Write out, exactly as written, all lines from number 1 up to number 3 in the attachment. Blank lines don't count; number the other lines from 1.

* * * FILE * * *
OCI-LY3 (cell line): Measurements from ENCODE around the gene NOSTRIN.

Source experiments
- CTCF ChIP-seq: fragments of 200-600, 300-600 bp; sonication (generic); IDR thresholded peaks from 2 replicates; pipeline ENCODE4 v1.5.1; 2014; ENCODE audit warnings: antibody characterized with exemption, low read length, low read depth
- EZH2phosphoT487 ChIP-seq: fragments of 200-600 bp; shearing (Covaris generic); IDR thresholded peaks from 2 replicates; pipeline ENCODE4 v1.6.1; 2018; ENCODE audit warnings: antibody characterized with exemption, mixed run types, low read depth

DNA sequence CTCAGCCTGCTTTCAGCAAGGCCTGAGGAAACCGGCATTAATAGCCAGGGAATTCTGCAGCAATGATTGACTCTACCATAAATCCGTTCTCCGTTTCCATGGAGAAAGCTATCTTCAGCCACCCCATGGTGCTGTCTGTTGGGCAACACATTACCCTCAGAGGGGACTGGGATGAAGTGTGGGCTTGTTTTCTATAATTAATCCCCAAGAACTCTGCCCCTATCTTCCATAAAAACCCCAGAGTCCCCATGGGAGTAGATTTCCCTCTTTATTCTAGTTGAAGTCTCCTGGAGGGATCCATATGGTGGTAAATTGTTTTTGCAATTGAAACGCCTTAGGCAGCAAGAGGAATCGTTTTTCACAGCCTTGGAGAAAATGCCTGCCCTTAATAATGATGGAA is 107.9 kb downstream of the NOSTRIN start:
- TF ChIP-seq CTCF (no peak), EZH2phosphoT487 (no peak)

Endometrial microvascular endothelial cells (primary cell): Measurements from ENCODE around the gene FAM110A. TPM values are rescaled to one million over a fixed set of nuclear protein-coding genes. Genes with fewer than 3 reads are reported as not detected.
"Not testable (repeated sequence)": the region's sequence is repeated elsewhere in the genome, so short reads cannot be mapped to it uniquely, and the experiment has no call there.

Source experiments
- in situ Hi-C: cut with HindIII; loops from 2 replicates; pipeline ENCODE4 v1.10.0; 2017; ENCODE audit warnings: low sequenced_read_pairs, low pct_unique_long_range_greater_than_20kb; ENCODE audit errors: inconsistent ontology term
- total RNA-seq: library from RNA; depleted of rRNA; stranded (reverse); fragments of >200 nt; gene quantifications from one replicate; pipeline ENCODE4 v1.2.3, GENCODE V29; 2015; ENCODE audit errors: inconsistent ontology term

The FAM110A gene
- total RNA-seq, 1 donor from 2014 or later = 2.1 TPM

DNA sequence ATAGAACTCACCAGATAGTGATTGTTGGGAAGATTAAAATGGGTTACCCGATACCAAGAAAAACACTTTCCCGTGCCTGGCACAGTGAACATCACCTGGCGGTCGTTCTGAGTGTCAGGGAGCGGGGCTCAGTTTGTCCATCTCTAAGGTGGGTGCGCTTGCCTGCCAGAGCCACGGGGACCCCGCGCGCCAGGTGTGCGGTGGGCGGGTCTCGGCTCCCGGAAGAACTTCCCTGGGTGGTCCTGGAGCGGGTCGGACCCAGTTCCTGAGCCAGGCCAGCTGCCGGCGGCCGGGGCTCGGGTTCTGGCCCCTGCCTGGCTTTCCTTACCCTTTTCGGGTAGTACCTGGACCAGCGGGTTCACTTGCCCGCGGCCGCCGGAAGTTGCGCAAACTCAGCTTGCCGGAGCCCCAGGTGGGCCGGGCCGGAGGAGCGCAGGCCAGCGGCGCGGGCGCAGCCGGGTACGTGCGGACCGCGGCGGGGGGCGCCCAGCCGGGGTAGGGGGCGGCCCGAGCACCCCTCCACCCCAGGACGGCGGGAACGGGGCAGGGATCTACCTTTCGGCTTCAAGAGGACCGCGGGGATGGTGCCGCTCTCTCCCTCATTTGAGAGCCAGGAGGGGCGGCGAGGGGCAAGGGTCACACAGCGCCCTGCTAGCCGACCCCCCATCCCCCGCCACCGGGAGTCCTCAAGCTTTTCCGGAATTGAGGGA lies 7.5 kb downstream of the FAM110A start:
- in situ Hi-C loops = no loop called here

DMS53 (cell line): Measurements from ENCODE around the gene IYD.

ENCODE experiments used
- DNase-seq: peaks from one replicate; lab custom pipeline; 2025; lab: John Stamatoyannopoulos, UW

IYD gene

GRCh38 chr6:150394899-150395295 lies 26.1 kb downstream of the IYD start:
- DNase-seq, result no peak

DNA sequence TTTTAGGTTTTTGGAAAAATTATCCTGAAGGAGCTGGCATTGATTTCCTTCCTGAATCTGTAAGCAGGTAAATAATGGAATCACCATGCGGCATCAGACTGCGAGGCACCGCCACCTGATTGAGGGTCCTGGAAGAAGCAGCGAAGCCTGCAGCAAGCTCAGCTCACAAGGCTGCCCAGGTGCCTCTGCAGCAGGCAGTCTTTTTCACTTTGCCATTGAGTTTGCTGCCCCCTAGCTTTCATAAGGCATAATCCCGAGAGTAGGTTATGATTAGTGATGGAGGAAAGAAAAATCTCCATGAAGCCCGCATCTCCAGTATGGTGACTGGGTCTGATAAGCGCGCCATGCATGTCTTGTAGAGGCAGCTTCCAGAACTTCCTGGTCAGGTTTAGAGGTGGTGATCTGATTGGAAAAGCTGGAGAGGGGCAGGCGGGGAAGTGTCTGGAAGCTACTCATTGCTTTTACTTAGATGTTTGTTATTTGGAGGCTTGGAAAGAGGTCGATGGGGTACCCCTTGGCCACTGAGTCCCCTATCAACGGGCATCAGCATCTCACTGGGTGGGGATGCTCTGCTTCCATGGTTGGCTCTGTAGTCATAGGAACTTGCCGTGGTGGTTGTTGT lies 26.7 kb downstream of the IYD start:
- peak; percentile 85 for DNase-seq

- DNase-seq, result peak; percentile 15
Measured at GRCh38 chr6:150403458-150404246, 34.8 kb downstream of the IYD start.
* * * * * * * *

OCI-LY3 (cell line): Measurements from ENCODE around the gene NOSTRIN.

Source experiments
- CTCF ChIP-seq: fragments of 200-600, 300-600 bp; sonication (generic); IDR thresholded peaks from 2 replicates; pipeline ENCODE4 v1.5.1; 2014; ENCODE audit warnings: antibody characterized with exemption, low read length, low read depth